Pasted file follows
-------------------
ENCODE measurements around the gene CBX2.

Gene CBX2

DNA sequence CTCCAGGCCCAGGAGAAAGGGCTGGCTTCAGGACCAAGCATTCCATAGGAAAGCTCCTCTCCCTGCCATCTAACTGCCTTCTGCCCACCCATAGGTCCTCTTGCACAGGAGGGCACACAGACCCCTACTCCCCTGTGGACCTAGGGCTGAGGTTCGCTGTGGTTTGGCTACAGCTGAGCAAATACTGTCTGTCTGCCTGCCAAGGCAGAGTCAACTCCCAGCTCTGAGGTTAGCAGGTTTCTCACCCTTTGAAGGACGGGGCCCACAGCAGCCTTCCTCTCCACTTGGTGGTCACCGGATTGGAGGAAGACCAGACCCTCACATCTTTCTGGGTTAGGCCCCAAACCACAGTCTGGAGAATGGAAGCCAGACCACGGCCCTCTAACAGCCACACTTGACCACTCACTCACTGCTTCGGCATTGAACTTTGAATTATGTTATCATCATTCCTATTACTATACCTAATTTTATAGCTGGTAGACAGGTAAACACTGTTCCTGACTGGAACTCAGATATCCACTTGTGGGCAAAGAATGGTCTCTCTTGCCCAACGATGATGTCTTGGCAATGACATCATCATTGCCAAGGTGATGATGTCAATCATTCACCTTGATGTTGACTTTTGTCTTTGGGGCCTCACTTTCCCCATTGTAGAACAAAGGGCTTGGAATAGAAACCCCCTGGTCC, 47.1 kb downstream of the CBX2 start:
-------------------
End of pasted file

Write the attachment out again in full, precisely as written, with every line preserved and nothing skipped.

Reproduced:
ENCODE measurements around the gene CBX2.

Gene CBX2

DNA sequence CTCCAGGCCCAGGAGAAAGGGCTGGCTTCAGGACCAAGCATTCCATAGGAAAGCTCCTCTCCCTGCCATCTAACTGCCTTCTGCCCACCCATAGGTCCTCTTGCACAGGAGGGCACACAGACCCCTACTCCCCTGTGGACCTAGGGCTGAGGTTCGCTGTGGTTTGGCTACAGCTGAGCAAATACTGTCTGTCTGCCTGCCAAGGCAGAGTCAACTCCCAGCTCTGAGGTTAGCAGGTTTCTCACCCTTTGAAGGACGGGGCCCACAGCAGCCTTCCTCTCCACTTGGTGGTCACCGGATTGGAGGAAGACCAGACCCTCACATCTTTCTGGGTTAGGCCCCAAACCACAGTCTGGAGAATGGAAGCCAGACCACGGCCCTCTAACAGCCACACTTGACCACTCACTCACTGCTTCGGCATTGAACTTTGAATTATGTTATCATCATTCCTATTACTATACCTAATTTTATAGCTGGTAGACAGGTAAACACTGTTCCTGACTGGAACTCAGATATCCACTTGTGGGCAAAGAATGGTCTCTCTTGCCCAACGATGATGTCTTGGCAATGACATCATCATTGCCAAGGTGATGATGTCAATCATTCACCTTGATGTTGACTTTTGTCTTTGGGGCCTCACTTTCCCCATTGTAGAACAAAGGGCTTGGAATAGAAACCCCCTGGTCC, 47.1 kb downstream of the CBX2 start: